Expectations were high for this Netflix series that was bound to be compared to the network’s runaway hit, Making a Murderer. But whereas that series was very much a stylized procedural about a crime, this was more a personal look at the lingering effects of a crime on its victims. For a genre often too preoccupied in the solving of a crime, The Keepers proved that a film about the puzzle of putting one’s life back in order—or in finding justice for someone else—can be just as compelling. –Samantha Sanders

LA 92  

National Geographic Channel

I did the math and discovered something disturbing: 1992 was 25 years ago. Before a man corrects me, yes that was a joke, but also not really, in that something I remember so vividly from my childhood may just be a blip of history for someone not much younger than me. For this reason, LA 92 earns a spot on my Best Of list as a kind of service journalism entry. Does it tread new ground? Not particularly, but it doesn’t need to. Comprised entirely of archival footage, this is a straightforward overview of not just those 6 days, but the years of systemic kindling laid down by LA leadership that directly fed the fire. Samantha Sanders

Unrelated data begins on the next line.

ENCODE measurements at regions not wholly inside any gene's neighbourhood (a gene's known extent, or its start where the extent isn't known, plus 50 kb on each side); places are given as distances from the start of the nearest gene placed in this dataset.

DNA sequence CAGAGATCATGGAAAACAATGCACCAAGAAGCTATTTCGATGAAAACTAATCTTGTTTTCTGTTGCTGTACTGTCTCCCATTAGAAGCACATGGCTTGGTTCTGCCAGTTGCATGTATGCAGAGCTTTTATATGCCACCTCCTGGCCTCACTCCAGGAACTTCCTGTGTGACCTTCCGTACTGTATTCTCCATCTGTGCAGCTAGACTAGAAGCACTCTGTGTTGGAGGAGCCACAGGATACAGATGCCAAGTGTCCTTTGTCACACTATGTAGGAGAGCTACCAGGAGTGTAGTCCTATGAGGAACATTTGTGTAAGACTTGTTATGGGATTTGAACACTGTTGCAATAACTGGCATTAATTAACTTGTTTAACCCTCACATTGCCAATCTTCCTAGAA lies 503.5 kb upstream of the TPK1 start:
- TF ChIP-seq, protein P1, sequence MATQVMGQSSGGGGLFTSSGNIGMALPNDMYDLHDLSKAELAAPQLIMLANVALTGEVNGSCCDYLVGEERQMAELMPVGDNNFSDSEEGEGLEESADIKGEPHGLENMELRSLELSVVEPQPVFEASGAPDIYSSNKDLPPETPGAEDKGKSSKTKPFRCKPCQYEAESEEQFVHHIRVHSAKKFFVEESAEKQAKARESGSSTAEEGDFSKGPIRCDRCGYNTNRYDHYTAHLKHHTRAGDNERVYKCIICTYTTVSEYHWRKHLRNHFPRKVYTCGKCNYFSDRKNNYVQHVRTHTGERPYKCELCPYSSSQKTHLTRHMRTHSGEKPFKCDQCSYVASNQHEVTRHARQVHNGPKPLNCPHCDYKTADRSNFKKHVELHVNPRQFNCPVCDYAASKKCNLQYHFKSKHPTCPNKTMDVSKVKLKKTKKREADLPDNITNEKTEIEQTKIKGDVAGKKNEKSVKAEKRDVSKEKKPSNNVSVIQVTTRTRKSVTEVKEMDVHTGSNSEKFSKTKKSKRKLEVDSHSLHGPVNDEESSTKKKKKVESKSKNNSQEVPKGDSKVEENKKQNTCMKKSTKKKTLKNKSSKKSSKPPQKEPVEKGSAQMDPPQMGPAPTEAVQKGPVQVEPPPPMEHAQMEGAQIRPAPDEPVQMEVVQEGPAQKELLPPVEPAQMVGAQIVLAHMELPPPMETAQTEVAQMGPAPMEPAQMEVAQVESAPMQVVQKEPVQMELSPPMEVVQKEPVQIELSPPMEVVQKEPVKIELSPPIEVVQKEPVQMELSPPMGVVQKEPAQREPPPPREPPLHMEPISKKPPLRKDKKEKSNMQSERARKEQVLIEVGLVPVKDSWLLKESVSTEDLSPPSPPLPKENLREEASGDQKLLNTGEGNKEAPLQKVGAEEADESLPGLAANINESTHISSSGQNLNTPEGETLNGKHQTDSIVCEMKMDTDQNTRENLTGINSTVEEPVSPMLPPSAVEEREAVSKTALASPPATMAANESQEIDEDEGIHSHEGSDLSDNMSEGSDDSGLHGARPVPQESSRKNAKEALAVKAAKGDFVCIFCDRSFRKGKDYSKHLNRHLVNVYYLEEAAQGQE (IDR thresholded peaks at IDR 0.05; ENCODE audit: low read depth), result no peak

Raising Bertie

Maybe it would have been easier to compile a list of films that deal diagnostically with social injustices in 2017. In a year of unprecedented social and political unrest, we almost certainly could have filled the slate of documentary releases with problem statements. But Raising Bertie, a film from Margaret Byrne, offers so much more than that. A poetic and empathetic exploration of life and social compassion, Byrne’s documentary, the story of three young black men coming of age in an impoverished North Carolina region, dares heart and sympathy and hope where it would have been excused for skipping all three, establishing one of the more beautiful and human documentary exercises of the year. –David Shreve, Jr.

Strong Island